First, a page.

Sound familiar? Zuckerberg's lawyer wrote,
"As Eduardo is the only shareholder being diluted by the grants issuances there is substantial risk that he may claim the issuances, especially the ones to Dustin and Mark, but also to Sean, are a breach of fiduciary duty later on if not now."
A breach in fiduciary duty was mentioned in Section 54 of the complaint made by Mr. Moran, so what may come of this? I'm not going to say that Mr. Moran will get the same payout that Mr. Saverin did where his initial $15,000 investment became worth more than $4 billion. However, Mr. Moran does want the money owed to him from his capital investment and his time and expertise in marketing. I'm pretty sure that's reasonable after the terms of the partnership changed dramatically without his knowledge.

The precedent that Mr. Moran cites in "JAMES F. MADIGAN vs. MARK J. MCCANN, SR., & others" states that
"... the plaintiff paid for an interest in a partnership business and made further substantial contributions to the business in justifiable reliance on false representations, deliberately made by the defendants acting in concert and with intent to deceive the plaintiff, as to ownership by one of them of the interest supposedly purchased by the plaintiff, which in fact was owned by another person, and as to the accounts receivable and payable, the inventory, and profits of the business, supported a decree ordering the defendants jointly and severally to repay to the plaintiff the amounts of the purchase price paid and other contributions made by him, with interest."
In other words, there is a Massachusetts precedence for Mr. Moran to be paid the money he seeks if Miss Rylan and the NWHL conducted business under false representations. Based on the case cited as precedence, there's a good chance that Mr. Moran has an argument.

Mr. Moran's complaint quotes directly from the case cited as precedence, so I won't go into this complaint in depth. Basically, as long as Mr. Moran can show that he was employed and wasn't paid by the NWHL, he should be awarded $50,000 - salary he feels he's owed - for his work in web marketing for the league. The burden of proof is on Mr. Moran in this case.

Mr. Moran has once again quoted the case cited as precedence in this section, so I won't go deep into it either. However, the gist of this section is that Mr. Moran is making a case for his investment to be returned due to the fact that the partnership that Mr. Moran and Miss Rylan had was changed without Mr. Moran's knowledge. Therefore, he is making the case via precedence to have his investment returned because of this false representation.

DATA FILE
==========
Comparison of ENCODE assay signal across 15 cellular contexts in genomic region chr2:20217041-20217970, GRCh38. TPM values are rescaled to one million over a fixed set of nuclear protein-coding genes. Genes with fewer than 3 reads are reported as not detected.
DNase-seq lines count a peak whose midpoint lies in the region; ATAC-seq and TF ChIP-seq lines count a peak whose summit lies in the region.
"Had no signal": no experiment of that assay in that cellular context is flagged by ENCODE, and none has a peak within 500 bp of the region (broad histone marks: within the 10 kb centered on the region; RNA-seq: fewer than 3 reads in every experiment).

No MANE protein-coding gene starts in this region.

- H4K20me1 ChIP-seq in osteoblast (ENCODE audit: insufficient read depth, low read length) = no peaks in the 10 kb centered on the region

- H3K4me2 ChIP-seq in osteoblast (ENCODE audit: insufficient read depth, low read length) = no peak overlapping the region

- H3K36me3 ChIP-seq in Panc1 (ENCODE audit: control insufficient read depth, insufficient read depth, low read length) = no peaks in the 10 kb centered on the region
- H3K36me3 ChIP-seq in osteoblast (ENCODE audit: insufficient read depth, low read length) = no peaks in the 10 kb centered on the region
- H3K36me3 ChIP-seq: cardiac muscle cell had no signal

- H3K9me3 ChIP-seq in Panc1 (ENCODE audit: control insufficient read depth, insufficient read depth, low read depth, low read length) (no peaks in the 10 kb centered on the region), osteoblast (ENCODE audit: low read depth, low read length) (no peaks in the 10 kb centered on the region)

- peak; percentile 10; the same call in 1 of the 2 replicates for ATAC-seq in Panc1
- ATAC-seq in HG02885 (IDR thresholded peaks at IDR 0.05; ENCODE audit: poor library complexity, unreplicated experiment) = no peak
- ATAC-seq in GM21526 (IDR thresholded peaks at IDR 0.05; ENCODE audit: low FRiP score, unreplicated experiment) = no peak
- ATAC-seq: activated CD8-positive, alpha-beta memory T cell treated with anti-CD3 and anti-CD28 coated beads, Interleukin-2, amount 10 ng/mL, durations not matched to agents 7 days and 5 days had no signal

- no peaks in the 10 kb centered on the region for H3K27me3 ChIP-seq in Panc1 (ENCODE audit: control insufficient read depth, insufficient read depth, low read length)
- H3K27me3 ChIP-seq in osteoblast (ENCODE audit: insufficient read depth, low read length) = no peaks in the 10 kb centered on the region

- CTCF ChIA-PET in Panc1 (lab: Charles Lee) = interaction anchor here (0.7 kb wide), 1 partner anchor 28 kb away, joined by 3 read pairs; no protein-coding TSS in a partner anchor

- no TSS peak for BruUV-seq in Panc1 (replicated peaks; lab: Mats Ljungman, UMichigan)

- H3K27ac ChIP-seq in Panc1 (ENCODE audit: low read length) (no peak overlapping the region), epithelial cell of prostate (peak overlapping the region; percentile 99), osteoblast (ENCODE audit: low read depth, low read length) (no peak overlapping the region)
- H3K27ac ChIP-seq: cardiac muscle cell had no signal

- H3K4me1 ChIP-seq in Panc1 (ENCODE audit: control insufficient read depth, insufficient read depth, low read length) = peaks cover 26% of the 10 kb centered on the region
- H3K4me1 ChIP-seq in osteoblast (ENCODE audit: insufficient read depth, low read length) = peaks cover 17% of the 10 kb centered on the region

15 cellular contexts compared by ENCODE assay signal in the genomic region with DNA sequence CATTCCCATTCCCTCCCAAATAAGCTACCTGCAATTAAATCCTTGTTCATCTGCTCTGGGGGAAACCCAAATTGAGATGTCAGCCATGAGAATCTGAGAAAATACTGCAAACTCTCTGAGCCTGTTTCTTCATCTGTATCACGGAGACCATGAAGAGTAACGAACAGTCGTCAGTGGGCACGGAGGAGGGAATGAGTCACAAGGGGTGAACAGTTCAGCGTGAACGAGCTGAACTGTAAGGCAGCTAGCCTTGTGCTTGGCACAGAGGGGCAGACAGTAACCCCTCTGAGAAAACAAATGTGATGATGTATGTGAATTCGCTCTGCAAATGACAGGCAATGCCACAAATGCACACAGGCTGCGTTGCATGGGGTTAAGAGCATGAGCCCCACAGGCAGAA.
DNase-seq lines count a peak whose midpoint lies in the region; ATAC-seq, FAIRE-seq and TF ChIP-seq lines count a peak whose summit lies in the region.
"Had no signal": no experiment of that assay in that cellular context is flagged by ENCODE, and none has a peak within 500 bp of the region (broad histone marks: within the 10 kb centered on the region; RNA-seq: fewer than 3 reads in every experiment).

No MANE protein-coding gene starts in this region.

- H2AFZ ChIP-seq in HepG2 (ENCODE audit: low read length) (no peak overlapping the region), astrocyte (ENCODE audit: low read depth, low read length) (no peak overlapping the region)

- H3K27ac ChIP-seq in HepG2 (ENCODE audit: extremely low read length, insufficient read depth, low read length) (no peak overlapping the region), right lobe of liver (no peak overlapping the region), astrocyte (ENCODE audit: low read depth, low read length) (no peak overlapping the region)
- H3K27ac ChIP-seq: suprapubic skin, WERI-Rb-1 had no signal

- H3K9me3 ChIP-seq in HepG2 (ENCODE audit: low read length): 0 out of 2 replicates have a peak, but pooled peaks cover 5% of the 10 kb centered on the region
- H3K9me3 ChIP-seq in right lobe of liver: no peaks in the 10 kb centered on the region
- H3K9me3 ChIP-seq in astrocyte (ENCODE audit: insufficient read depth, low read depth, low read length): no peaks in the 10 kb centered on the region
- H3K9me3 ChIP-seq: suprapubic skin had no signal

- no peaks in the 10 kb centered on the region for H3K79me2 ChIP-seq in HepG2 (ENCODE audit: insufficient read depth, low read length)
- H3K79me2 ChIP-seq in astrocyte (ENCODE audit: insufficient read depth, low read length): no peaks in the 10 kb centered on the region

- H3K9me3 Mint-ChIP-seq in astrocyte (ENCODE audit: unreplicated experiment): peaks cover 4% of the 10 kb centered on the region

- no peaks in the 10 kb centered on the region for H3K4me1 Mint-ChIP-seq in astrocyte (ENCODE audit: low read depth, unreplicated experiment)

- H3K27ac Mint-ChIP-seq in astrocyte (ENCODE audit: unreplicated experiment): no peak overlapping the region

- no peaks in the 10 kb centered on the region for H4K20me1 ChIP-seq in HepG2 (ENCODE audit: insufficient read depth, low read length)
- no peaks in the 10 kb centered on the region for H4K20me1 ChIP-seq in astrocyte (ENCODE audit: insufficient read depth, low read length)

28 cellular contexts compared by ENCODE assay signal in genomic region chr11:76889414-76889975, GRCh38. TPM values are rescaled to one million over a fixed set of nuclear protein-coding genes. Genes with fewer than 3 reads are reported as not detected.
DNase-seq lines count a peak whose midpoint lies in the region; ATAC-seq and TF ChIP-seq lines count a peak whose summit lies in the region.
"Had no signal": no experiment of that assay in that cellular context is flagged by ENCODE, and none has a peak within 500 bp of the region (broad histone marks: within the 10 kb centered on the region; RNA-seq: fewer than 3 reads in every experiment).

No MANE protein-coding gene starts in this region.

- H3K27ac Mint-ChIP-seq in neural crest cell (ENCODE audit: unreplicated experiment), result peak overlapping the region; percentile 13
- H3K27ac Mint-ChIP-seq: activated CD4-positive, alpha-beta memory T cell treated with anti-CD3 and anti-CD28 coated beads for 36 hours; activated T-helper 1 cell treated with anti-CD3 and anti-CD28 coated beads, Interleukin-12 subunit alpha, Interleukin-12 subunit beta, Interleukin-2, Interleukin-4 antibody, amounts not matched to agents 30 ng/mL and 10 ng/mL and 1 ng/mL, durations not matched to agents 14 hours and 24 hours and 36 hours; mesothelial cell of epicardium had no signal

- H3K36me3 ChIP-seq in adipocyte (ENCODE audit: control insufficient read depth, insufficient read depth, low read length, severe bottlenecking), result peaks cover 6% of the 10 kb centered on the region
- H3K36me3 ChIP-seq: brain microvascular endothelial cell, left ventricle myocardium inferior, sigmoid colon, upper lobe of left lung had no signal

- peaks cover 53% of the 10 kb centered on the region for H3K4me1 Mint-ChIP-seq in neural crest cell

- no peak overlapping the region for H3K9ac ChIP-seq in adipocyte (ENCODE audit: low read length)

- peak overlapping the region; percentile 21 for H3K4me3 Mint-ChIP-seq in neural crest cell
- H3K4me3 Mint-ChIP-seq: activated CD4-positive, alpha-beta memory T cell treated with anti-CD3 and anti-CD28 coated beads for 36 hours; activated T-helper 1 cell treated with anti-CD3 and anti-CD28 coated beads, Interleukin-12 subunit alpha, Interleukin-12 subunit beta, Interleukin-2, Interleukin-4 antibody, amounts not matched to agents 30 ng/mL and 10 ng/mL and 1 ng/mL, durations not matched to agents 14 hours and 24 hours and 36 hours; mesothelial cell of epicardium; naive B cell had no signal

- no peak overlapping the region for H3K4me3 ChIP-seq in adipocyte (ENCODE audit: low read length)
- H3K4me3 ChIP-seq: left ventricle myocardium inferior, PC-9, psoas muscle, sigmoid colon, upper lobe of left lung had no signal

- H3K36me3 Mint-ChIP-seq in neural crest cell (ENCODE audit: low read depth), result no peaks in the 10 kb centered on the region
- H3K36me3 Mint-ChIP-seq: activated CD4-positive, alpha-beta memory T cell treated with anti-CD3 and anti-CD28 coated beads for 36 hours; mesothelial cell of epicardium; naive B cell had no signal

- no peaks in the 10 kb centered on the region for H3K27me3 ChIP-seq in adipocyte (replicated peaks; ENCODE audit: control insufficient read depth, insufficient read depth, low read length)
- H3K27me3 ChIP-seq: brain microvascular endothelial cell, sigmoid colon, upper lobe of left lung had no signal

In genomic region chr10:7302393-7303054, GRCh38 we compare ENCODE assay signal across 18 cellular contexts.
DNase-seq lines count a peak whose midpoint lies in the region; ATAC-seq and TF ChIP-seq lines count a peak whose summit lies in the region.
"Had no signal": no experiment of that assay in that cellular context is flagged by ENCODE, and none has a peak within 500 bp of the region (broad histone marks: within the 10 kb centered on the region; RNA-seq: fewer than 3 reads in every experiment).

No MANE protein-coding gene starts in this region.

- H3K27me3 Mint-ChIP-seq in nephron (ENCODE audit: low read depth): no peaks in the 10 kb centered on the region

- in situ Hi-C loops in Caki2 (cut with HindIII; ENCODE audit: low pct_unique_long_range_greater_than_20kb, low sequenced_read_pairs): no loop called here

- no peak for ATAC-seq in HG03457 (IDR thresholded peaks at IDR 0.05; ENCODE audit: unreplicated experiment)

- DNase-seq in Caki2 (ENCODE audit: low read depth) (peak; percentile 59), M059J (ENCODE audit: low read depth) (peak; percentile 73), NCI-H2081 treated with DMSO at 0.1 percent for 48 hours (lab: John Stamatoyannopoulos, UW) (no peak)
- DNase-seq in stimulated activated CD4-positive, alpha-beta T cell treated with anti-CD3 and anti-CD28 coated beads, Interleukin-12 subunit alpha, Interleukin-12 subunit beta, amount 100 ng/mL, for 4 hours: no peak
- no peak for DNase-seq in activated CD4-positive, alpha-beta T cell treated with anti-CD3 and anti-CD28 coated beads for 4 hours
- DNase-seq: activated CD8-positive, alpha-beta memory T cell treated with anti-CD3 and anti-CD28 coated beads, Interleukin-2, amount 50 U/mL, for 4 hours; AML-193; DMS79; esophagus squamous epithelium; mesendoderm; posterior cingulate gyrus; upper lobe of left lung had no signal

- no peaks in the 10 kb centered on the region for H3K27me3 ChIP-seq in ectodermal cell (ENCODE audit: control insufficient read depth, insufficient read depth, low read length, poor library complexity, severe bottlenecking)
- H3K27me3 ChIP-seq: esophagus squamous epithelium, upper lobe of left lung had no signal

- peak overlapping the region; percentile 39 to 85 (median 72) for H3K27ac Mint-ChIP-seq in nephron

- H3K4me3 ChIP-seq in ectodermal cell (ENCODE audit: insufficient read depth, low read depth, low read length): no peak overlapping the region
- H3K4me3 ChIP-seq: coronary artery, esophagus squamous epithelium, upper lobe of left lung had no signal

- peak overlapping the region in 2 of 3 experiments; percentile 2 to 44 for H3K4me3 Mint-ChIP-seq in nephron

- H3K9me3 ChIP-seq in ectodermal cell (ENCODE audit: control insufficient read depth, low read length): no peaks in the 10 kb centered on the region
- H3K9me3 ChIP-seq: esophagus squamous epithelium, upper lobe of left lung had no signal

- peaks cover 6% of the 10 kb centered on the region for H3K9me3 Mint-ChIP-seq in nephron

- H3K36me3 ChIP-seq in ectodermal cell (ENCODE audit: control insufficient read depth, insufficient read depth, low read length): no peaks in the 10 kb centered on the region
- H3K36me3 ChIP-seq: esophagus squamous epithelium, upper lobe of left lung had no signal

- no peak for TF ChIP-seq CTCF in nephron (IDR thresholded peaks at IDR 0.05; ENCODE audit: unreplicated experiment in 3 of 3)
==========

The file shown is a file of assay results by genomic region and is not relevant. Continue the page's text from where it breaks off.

The above is the argument being made by Mr. Moran to the District Court of Massachusetts regarding his involvement with, his investment in, his termination from, and his claim for restitution from the NWHL. I hope that makes things a little clearer in trying to translate this document for you, the reader.

With regards to the treble damages that some have already awarded Mr. Moran, the court itself will have to determine whether there are any damages above and beyond the monies he seeks. However, had the author of the linked report simply gone looking for real applications of the law, treble damages are normally awarded when compensatory damages occur when a defendant willfully and knowingly did something illegal.

Mr. Moran will need to have clear-cut proof that Miss Rylan's actions were done knowing full well that reducing his share in the partnership, not paying him, and eventually terminating his role in the NWHL were all done illegally. Based on what has been submitted right now as exhibits, I'm not sure that treble damages would be awarded.

In looking at Mr. Moran's complaint, I'd say he does have a legitimate complaint. Again, I'm no lawyer, but the complaints and cited precedent cases make sense based on what has been revealed about Mr. Moran's situation with the NWHL, and he lays out exactly why he feels that Miss Rylan and the NWHL owe him some sort of compensation.

In saying that, if hindsight is 20/20, clear vision may now cost the NWHL some $250,000 as opposed to $180,000. Perhaps that settlement was worth the money after all.

Until next time, keep your sticks on the ice!